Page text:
Scare Tactics and Interim Fiction
ENGAGEMENTS BY Chidi Amuta
Under the Muhammadu Buhari presidency, Nigeria’s security police, the DSS, has gradually acquired a political costume. Like all adept political masquerades, the DSS chooses its moments and sides. At one such moment during this president’s first term, the agency woke up one morning and sent out hooded goons to invade and barricade access to the National Assembly. The aim was ostensibly to prevent PDP opposition legislators from assembling to impeach embattled Senate president Bukola Saraki of the APC. That was a politically defensive posture and an open foray into the partisan fray.
The images unsettled local and foreign audiences. Government under acting prefecture of Vice President Yemi Osinbajo was embarrassed and quickly fired Director General Lawal Daura. Buhari was reportedly uncomfortable with the turn of events and appointed a successor of his own choosing who is the current head of the agency. The rest is a known story.
Just before the last elections, the DSS instituted a surprising court action seeking permission to arrest CBN Governor Godwin Emefiele for, among so many unprintable allegations, terrorism financing. The nation was shocked that the man who holds and signs all our money could be associated with such nefarious meddling. It would be recalled that Mr. Emefiele was at one point both incumbent CBN governor as well as a card carrying APC presidential aspirant with an elaborated well oiled campaign apparatus until hounds in the Villa reportedly shot him down mid air. The court case miraculously died on arrival or is still in suspended animation. Mr. Emefiele survived to resume presiding over our money and its plight.
The next day, a pack of organized political jackals was out on public prowl, threatening hell fire against the DSS and stiffly defending Mr. Emefiele as a man who could do no wrong. Shortly afterwards, an emboldened Emefiele resurfaced from hiding and appeared in Aso Villa to the warm embrace of president Buhari. The president ushered him back from his vacation and back to his duty post. Thereafter, the duo conspired and unleashed the largest currency confiscation project in our history. Our cashless and hapless public is still bleeding from that thoughtless gambit.
In the run up to the last elections, the atmosphere of general uncertainty and imminent threat to national security was palpable. Fear was high that pre-existing fault spots could be aggravated by election tension to unsettle our fragile national security even further. The public expected the DSS and other security agencies to be at their best. They probably were. But their best delivered an election full of crisis, violence, intimidation and open abuse of the electoral process.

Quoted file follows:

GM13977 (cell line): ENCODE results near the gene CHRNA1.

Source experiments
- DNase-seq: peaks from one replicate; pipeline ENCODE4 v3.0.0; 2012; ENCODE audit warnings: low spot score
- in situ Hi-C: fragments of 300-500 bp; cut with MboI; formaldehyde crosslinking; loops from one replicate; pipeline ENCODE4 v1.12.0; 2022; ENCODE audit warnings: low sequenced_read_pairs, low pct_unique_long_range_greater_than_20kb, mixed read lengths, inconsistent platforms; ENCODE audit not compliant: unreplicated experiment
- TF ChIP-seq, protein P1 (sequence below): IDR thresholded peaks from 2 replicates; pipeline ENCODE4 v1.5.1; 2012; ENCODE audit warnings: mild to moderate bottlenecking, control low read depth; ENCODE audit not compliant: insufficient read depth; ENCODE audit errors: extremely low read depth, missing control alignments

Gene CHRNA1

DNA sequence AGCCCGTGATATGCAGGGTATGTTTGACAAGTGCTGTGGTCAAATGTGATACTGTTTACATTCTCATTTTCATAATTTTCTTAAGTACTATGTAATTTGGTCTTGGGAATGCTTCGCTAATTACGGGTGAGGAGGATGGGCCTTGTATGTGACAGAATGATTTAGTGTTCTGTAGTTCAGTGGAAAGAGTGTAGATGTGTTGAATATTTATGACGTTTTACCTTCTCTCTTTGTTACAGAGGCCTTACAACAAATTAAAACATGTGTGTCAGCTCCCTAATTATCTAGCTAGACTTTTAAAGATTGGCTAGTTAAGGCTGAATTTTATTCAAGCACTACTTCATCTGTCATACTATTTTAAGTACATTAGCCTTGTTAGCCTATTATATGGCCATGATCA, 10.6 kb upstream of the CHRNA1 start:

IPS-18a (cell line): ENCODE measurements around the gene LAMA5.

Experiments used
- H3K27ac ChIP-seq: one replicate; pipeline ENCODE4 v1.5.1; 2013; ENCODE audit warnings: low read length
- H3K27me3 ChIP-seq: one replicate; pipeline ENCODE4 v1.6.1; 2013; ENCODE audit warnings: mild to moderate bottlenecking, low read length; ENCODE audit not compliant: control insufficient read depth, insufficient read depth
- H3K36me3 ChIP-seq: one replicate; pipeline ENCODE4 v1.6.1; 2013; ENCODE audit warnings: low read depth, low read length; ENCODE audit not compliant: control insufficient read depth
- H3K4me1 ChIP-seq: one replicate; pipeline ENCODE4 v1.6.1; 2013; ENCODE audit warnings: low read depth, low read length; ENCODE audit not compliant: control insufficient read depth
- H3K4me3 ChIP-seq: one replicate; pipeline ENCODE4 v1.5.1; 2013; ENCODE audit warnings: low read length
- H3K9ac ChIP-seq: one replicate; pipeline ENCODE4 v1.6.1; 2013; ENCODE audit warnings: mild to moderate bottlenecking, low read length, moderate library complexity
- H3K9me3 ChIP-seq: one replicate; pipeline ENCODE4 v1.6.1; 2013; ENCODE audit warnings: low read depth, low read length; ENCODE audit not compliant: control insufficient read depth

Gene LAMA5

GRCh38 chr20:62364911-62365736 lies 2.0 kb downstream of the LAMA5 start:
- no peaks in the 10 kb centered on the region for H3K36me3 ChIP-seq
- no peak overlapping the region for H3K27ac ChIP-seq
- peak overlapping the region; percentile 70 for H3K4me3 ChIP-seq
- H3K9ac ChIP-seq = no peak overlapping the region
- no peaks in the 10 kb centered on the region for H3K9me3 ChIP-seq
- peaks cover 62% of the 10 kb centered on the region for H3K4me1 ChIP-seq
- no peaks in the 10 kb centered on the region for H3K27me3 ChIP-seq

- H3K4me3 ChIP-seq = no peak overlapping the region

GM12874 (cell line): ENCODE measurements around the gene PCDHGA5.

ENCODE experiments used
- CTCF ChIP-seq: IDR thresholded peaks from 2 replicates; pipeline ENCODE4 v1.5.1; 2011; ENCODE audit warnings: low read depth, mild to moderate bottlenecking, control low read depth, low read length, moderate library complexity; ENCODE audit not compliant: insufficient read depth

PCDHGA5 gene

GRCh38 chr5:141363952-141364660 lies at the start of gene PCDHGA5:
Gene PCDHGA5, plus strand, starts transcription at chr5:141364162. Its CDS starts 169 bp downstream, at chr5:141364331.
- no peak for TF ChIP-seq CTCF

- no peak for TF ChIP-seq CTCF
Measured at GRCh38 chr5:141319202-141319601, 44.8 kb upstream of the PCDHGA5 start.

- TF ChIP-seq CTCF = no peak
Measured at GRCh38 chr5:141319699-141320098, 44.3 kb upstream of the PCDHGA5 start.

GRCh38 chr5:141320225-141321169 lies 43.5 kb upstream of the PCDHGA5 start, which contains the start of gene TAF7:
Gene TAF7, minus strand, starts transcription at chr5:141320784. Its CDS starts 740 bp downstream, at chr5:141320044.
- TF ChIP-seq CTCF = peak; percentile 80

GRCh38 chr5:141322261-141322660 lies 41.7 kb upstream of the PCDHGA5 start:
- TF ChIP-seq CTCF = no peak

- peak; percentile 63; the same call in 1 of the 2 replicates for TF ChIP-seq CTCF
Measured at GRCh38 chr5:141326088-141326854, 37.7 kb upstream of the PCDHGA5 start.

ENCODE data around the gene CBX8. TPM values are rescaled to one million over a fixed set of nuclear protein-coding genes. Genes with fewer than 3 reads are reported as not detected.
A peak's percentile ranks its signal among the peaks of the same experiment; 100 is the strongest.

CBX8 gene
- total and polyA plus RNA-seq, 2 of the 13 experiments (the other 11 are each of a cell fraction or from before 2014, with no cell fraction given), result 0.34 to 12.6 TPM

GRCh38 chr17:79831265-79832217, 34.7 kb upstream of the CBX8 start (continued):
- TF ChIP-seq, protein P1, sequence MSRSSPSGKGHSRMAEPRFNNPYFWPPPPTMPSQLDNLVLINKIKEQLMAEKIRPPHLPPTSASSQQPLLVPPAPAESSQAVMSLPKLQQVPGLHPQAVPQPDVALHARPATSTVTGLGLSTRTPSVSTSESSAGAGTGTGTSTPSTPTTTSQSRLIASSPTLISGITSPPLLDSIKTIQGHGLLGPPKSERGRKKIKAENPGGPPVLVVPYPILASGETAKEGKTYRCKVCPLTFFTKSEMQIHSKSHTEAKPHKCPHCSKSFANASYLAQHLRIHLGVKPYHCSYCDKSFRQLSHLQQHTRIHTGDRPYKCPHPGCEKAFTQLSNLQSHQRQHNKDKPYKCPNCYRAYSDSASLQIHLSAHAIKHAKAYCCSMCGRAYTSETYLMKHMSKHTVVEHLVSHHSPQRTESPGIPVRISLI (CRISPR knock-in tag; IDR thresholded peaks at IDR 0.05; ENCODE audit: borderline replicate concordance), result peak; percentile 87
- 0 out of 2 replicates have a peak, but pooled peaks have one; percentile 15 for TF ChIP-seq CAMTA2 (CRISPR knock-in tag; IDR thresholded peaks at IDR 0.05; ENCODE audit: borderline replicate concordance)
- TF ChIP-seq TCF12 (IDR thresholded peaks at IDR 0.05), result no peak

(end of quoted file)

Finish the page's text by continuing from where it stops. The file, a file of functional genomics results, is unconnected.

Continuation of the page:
Worse still, the nation came under severe security stress as we witnessed the worst type of ethnic profiling and divisive hate tactics during the governorship election especially in Lagos. Voters were injured. Some were killed or maimed for life. Animosities tore neighbourhoods apart. The many casualties of the election fiasco are still being counted. A revamped reign of armed thuggery has emerged and literally transformed into an untidy ethnic militia. Innocent victims are still counting their losses. A new version of ethnocentrism which president Obasanjo has recently described as ‘Igbophobia’ has emerged. One of our strategic nationalities has been under consistent ethnic profiling and targeting from emboldened arsonists and armed thugs. The freedom which democracy ought to confer on all citizens has been severely curtailed in Lagos especially. Fear thy neighbour has replaced love thy neighbour!
Interestingly, the DSS remained silent in the face of these inter ethnic aggravations and blatant threats to the security, peace order and unity of the nation. I am not aware that the DSS issued any cautions to the ethnic warlords who profiled and filtered voters by ethnicity and party in Lagos. I am also not sure whether the DSS has managed to compile its own classified list of polling units where the worst electoral criminalities occurred all over the country. Maybe those findings remain ‘classified’ or ‘secret’ as usual!
The election is over. Outcomes have been announced. The nation is looking forward to a peaceful handover of power to a new president and government on 29th May. Those who lost or are aggrieved have since headed to tribunals and courts to get a hearing. As in every healthy democracy, there are post election after shocks. Partisans have mildly protested the announced outcomes. Party officials have issued all manner of conflicting statements. The public has remained calm, having gone back to their lives while politicians duel mostly in words.
Meanwhile, some Nigerian politicians and their trumpeters have been true to type. Predictably, winners and losers have engaged in incendiary exchanges. That is in the nature of partisan democracy. Winners tend to be triumphant while losers bear an abiding bitterness that lasts until the courts deliver judgments on election cases and scheming for the next election commences. The heat of these exchanges has now bred a new level of concern. People fear that angry exchanges among politicians could unsettle a fragile and factious polity. But even then, nothing has been said or heard that detracts from the normal run of anger and disappointment among parties in a democracy.